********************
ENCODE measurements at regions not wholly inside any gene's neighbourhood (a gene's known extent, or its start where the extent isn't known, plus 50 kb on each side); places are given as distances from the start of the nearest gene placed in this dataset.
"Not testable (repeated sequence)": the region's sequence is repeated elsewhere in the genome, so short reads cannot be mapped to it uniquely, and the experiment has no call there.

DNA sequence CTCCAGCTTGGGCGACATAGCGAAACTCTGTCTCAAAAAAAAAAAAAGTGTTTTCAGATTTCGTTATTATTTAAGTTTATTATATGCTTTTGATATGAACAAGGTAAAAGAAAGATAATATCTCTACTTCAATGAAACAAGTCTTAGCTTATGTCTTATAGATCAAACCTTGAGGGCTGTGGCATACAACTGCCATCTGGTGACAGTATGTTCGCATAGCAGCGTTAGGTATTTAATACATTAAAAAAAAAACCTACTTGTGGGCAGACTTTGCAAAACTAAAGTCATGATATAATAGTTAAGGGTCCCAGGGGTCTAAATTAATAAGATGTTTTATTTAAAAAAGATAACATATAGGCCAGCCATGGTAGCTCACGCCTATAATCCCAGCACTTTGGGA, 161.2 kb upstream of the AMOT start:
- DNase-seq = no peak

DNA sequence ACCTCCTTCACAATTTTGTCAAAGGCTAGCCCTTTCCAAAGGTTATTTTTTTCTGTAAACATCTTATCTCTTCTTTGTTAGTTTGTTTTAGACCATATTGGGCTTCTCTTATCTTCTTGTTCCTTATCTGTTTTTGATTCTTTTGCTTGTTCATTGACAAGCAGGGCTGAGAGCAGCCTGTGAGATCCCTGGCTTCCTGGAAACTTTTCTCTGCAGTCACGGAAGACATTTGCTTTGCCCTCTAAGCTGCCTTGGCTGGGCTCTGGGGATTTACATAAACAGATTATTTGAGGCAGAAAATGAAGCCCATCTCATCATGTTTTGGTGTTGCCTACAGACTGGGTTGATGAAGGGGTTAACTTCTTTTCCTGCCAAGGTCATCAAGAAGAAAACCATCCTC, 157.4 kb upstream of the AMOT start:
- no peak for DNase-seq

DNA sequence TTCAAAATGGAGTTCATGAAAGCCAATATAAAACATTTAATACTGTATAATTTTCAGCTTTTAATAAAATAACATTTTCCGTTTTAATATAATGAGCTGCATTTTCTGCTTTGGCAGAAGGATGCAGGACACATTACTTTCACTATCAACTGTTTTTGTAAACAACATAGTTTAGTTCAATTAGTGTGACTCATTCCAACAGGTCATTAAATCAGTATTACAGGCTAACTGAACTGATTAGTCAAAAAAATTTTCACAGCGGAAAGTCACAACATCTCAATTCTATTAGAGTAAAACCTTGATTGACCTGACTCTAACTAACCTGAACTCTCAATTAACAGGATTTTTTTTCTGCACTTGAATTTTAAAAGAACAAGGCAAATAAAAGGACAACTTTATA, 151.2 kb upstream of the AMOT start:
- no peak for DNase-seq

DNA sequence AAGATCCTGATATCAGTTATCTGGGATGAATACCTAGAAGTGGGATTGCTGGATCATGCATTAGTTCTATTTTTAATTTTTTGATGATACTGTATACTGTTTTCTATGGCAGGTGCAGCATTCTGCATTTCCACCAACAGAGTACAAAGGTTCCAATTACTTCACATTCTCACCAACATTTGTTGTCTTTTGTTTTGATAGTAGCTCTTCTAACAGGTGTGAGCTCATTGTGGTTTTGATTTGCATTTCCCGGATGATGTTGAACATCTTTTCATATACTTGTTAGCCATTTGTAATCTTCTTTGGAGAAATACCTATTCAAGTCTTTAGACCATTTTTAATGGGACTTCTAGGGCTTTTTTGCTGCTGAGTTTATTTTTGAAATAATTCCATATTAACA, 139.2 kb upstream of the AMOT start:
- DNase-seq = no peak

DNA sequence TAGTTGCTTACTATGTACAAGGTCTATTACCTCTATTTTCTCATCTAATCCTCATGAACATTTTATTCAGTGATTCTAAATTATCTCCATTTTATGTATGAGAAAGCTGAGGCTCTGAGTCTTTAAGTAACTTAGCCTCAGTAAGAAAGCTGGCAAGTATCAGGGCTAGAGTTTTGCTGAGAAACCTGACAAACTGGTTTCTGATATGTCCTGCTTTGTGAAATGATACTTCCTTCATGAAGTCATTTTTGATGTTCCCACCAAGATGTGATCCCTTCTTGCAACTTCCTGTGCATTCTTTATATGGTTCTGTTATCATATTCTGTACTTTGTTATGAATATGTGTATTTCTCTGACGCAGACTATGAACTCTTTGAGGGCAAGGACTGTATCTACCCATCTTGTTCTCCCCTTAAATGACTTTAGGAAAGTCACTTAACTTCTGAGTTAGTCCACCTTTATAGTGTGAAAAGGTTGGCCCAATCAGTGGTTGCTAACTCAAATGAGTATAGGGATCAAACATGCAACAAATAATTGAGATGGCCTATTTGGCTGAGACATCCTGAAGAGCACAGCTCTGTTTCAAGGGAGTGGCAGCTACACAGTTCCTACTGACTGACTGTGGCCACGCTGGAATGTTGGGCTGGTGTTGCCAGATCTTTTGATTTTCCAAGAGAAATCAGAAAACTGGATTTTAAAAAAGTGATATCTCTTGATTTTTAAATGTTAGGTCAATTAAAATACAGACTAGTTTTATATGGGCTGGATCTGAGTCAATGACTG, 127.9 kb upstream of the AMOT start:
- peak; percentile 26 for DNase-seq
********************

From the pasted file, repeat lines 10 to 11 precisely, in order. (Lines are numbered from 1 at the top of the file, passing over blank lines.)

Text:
- DNase-seq = no peak

DNA sequence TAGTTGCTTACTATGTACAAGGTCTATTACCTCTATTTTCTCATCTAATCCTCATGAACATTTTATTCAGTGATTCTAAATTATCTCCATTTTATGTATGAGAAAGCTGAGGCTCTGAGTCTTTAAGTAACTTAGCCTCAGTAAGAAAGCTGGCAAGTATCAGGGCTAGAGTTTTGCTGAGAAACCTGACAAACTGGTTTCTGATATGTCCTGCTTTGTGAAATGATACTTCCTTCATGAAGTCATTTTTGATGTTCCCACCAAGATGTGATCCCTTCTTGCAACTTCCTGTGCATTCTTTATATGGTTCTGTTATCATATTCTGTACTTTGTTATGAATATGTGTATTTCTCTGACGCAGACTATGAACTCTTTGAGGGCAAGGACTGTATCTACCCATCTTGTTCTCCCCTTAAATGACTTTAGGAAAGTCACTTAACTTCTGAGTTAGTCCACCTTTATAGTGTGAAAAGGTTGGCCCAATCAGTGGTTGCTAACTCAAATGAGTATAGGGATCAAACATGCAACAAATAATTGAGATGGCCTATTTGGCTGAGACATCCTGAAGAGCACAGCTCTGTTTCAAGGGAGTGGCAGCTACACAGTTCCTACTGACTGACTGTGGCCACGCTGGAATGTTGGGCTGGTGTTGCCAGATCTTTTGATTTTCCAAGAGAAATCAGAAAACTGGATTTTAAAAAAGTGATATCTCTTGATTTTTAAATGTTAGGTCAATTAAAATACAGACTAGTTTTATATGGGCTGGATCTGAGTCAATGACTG, 127.9 kb upstream of the AMOT start: